Lumber camps were spread throughout the area to lodge the workers who brought the forest products to market.

    Bird & Wells sold their property and mill to HG Laun when they closed the mill.  The mill & machinery were dismantled and parts were sold to other mill operators. HG then developed part of the property to store coal and cement for his growing merchandise business and sold several lots to people who built homes on the land.

  • Growth at the Turn of the Century

         Few people have an idea of the immense business conducted by the C.M.& S.P. railway each year at this station. The beer alone received here weighed 181,140 pounds equal to 3,282 barrels. The depot contained two waiting rooms, the north for passengers and the south for railroad workers. Each was equipped with a potbellied cast iron coal stove to maintain warmth in the winter for waiting passengers and crew.

         Eight passenger trains arrived daily and freight trains swept through the village every 20 minutes. In the 1930's passenger trains traveled from Marquette MI to Chicago Il with wealthy customers being dropped off to go to the private Wausaukee Club in Athelstane WI.

         Follow the history of all the connecting railroad spurs from Florence, Dickinson and Marinette Counties as they moved the lumber from camps to mills throughout the area. History of the Interconnecting Railroads.

         The town boasted numerous stores, barbershops, an undertaking parlor, distillery, three livery stables and a meat market, not to mention twelve saloons. Adams & Ruggles Distillery was built on May 19,1900 . The main building was 22x28 feet and was used as a fermenting and mashing room. The daily capacity was 14 gallons of corn and rye whiskey. Two vats totaling 130 gallons capacity took approximately 72 hours to make corn whiskey and 96 hours for rye. The building was destroyed by fire 2 years later.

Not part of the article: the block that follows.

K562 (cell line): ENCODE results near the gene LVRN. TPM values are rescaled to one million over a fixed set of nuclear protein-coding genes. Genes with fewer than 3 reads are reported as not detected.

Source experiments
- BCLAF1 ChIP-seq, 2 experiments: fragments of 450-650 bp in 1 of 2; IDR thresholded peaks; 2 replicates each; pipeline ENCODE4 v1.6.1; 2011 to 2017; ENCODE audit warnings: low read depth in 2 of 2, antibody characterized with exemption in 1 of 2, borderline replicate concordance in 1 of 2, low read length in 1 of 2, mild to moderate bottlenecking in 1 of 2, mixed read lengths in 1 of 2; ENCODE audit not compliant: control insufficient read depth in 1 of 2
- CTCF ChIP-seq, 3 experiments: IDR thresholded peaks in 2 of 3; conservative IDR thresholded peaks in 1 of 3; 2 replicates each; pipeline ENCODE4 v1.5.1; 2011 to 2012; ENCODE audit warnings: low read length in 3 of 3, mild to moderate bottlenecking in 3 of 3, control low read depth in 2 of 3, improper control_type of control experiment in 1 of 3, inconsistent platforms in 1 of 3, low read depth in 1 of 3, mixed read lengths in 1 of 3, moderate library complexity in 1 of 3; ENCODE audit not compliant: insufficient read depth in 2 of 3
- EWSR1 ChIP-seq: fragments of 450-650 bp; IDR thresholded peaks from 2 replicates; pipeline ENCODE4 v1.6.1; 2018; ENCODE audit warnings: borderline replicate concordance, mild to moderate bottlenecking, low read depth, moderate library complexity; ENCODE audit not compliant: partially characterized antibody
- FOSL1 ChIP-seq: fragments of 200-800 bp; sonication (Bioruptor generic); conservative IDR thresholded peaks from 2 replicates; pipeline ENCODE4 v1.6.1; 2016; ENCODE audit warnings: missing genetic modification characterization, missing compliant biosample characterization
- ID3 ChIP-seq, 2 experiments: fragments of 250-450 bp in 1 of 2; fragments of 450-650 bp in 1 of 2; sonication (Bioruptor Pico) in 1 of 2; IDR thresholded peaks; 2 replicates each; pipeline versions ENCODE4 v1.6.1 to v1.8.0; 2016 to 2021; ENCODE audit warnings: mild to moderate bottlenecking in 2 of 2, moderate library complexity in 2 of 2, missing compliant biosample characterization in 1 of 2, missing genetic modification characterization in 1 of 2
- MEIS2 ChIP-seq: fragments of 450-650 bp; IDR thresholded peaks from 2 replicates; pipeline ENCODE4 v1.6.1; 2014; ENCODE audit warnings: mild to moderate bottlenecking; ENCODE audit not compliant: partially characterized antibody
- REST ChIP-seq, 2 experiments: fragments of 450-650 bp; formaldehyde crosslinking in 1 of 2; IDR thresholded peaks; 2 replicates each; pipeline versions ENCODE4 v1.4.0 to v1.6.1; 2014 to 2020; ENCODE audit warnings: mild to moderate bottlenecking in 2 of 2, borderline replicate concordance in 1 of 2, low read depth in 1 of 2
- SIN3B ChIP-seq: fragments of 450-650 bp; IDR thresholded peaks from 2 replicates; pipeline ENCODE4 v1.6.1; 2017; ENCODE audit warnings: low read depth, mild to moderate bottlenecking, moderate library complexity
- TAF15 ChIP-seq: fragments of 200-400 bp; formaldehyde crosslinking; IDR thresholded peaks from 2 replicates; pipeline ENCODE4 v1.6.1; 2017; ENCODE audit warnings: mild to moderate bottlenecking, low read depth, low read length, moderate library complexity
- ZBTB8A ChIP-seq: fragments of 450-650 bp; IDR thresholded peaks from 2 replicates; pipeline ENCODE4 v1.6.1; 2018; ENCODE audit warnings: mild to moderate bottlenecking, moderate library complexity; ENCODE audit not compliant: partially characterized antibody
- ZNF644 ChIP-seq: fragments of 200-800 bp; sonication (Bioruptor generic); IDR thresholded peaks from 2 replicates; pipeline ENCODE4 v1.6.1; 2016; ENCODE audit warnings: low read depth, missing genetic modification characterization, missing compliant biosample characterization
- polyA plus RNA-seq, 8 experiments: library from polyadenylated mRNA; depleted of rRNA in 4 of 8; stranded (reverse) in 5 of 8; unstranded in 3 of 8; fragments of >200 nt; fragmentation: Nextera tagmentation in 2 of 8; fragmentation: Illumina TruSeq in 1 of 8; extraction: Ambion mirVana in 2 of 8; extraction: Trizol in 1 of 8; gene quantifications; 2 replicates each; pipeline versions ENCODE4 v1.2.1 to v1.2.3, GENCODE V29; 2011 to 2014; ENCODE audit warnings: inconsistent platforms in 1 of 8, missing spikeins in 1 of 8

Carts and buggies filled the streets and churned up the mud or dust, depending on the season, while pedestrians clung to the safety of the wooden sidewalks.

    Coming into town from the south on US 141, The first buildings noticed on the east side of the highway were two large white barns with the name "H P CHRIST" painted on the side. The dairy farm was sold to Frank Orlando in the late 1930's.  F. E. Mitchell leased the field just south of the barns and grazed his cows there each day, bringing them back to an in-town barn each evening.

    H.P. Christ and his unmarried daughter, Katherine shared the home. H.P and his brother Frank went to Mass every morning. When HP died, Katherine turned the house into a rooming house. Ed Johnson who worked at Laun Hardware was one of her roomers.

    The Wausaukee Feed Mill was built by H. P. Christ in the early 1900's and was equipped for grinding flour and storage of grain, which later was shipped by railcar. Harvey Bartels of Green Bay remodeled the building with grinding and mixing equipment and opened up a feed mill operation in the 1940's. Read the 1978 Peshtigo Times Article